Zac Thomas as Patrick is a fine specimen.  A strong man able to lift the women with the easiest of intention and move her to any position he desires.  And yet, we rarely see the desire within him, the want, and the inescapable magic of why this man wants this woman.  The dance is violent and he gets no pleasure from the way in which he moves her about. The acting demands stronger creative choices from this character. A similar type of character comparison might be Anthony Perkins in Alfred Hitchcock’s movie Psycho, a creepy character with bad intentions.  Patrick is, at times, in his room, typing on his keyboard but Thomas gives the character very little movement in those moments, just his hands on the keyboard.  We don’t see his purpose, his objective, and what he is viewing on screen, especially when it involves Anna dancing alone in her room.

To understand this play, one should sets aside the now, absorb the content, and pick up the ambiguity in this play.  The director, Elizabeth V. Newman, lets the choreography go on without focus to the story, moving the dreamlike story along. The actors are not fluid in their characters moving from distrust, to like, to love and then back to hate again, a normal relationship without the terrifying build that is needed, and this is done without each character discovering, or wondering what the other one was up to.  Anna should be investigating her surroundings from the time she moves in and wondering why this guy is all over her. Patrick needs more conflict to move the story along.  He should be answering the question of his conflict  and trying to discover why things are not working and what he needs to do to make them work.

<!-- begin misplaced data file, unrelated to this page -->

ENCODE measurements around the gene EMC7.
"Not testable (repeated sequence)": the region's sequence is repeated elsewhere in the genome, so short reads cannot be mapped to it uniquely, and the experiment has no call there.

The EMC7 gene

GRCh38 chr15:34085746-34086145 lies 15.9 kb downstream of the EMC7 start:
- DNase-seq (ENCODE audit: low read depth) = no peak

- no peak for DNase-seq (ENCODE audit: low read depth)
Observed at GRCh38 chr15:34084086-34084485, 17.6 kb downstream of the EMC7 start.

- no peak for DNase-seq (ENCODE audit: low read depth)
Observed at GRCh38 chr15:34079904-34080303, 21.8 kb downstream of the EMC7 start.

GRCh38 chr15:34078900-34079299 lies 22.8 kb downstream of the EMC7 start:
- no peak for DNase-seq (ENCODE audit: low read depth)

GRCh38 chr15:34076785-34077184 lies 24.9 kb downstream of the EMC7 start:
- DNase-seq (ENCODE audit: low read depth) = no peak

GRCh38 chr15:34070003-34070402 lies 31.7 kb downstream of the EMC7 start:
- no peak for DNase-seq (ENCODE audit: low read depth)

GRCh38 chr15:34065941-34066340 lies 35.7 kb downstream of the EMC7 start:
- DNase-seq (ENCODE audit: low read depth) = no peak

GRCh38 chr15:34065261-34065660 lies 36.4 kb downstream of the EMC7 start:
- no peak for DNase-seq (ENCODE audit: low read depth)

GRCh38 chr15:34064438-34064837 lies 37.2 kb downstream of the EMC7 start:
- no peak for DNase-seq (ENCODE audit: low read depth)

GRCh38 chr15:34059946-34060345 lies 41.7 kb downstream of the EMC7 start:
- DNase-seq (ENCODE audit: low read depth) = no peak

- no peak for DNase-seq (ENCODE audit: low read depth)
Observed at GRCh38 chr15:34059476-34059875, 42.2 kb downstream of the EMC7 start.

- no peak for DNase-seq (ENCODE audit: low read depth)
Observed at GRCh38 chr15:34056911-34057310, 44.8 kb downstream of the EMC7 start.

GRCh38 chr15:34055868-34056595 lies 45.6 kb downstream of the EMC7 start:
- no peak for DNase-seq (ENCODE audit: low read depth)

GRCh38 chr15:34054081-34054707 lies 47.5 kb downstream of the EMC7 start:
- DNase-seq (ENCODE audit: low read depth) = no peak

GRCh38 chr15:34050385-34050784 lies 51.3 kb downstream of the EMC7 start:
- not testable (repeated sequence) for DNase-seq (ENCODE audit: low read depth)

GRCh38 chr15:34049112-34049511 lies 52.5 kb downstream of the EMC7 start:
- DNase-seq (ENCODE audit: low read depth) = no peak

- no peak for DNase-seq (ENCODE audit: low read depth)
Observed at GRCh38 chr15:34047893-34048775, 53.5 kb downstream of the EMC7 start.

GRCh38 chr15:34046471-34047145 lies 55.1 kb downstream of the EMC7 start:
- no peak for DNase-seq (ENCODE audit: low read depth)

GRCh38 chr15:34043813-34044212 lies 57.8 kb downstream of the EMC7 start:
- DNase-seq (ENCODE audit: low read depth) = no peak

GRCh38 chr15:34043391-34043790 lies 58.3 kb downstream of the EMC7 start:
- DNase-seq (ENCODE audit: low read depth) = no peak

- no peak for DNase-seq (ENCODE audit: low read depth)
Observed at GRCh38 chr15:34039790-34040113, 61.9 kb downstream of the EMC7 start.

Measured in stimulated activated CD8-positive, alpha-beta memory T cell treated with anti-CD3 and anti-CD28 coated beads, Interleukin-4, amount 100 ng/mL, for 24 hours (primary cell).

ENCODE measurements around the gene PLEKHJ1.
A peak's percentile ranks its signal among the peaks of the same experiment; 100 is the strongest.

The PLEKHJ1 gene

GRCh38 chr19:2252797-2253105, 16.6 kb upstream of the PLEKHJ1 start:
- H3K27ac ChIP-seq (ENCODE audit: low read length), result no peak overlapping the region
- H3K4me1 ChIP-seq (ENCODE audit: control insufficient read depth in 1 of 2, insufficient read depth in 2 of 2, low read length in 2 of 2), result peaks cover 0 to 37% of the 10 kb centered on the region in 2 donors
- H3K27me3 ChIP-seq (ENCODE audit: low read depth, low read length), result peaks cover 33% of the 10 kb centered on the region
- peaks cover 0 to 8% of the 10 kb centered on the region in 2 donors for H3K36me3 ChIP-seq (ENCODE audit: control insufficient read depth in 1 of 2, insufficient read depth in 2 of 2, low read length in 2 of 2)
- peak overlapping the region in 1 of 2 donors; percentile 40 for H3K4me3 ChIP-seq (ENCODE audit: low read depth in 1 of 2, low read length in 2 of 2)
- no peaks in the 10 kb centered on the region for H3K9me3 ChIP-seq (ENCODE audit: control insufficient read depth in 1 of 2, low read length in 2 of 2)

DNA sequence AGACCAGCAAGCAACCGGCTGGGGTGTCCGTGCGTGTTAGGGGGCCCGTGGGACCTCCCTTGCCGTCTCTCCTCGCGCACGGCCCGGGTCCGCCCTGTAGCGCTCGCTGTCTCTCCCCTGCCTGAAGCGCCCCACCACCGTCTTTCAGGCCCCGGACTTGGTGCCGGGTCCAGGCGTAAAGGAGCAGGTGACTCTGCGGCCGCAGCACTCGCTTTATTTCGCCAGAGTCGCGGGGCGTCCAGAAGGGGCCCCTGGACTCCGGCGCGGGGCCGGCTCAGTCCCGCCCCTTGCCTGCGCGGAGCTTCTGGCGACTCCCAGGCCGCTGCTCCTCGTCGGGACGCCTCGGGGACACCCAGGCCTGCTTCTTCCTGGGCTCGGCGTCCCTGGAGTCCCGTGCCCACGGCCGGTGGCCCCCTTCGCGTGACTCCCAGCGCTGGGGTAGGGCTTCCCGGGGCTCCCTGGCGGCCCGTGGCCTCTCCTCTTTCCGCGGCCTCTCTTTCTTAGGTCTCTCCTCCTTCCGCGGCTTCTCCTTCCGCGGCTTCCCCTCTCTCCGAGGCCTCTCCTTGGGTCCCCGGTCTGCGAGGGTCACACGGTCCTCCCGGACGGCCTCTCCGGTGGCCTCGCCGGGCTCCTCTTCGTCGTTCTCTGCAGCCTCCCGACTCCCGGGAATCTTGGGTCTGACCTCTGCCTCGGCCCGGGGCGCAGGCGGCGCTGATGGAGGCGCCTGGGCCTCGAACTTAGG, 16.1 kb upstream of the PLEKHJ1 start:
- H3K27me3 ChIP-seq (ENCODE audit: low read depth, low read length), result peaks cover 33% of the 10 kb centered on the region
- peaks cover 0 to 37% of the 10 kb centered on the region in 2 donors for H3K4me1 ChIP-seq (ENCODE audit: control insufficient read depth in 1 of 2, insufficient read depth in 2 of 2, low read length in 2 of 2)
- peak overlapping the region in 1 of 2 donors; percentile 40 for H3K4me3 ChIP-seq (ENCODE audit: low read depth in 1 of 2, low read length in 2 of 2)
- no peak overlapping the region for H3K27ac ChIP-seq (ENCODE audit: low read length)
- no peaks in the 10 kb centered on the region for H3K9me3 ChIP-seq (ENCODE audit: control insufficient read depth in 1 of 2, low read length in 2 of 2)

Daniel Arnold and Medina Hahn, the playwrights, have written a terrific play.  But, this is a play that could be more terrifying, create greater suspense, and fly in a manner of a suspense drama. At a certain point I found myself asking, where are these characters going and for what purpose?  Patrick has done this once before with a prior tenant that did not end well. Anna confronts Patrick outside the apartment building smoking a cigarette.  She asks for a drag.  They bond a little but knowing what we all know, why wasn’t there more of a backstory to this scene? The lip-syncing scene was nice but, how did it move the story along?

A lot of work went into this production.  It is a brilliant piece but one that needs a stronger focus in character and story.

Pete (Voiced by Ben McLemore) was also in the cast.

Other members of the crew are as follows:

Eliot Gray Fisher – Sound Design
Chris Conard – Lighting Design & Tech Director
Gary Thomas – Stage Manager
Karl C. Leone – Assistant Stage Manager
Steve Moyer Press Relations – Press Representative
Elena Weinberg – Social Media Consultant

Run! And take a somnambulist with you, someone you would not trust to drive your car on the way home. 

@ Sacred Fools Theatre
1076 Lillian Way
Los Angeles, CA  90038